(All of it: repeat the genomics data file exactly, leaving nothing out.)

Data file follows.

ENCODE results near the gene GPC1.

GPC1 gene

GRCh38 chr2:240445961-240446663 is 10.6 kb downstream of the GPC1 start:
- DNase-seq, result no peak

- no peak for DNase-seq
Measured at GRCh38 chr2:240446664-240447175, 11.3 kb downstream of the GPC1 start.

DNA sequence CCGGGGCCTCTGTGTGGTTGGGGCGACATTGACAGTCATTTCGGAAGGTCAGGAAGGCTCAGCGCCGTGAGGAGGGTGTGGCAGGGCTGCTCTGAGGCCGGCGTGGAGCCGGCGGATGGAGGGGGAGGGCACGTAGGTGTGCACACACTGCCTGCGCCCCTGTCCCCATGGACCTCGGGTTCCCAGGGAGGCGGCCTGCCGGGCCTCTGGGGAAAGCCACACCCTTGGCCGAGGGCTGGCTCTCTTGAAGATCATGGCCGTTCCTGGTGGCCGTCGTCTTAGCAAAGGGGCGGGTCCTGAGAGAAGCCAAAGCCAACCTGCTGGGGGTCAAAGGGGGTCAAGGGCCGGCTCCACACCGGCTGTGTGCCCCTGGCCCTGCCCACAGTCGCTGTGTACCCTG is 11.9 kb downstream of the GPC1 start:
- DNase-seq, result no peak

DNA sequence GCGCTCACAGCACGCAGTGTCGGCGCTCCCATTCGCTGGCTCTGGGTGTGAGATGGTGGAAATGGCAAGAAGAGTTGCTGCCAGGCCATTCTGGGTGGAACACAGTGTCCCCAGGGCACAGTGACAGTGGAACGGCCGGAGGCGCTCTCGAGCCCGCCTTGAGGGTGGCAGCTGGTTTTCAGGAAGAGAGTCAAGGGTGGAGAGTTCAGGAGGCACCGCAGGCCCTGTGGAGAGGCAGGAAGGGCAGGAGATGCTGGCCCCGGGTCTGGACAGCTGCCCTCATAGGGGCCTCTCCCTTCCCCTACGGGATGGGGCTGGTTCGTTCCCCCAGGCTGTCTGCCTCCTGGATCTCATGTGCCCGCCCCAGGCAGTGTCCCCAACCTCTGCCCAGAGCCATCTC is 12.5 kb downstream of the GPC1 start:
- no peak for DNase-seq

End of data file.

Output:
ENCODE results near the gene GPC1.

GPC1 gene

GRCh38 chr2:240445961-240446663 is 10.6 kb downstream of the GPC1 start:
- DNase-seq, result no peak

- no peak for DNase-seq
Measured at GRCh38 chr2:240446664-240447175, 11.3 kb downstream of the GPC1 start.

DNA sequence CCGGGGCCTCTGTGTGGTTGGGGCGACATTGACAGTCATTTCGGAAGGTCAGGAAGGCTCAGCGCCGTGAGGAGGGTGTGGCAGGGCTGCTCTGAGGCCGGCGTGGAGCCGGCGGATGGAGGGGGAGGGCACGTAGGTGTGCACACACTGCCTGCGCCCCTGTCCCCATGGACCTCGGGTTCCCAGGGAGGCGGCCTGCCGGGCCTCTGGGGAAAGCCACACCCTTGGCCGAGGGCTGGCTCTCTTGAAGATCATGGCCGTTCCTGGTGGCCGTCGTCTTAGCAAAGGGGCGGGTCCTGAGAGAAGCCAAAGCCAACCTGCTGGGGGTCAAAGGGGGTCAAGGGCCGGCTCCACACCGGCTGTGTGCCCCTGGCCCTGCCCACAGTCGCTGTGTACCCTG is 11.9 kb downstream of the GPC1 start:
- DNase-seq, result no peak

DNA sequence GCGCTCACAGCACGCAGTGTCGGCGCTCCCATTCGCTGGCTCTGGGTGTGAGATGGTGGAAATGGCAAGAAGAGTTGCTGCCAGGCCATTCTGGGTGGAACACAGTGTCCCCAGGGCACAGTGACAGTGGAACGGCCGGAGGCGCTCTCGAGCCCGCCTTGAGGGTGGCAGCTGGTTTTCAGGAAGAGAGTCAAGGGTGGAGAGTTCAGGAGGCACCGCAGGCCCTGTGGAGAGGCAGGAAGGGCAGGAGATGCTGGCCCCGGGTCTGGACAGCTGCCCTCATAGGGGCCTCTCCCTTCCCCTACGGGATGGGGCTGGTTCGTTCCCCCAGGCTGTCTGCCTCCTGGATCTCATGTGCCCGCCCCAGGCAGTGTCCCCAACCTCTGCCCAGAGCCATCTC is 12.5 kb downstream of the GPC1 start:
- no peak for DNase-seq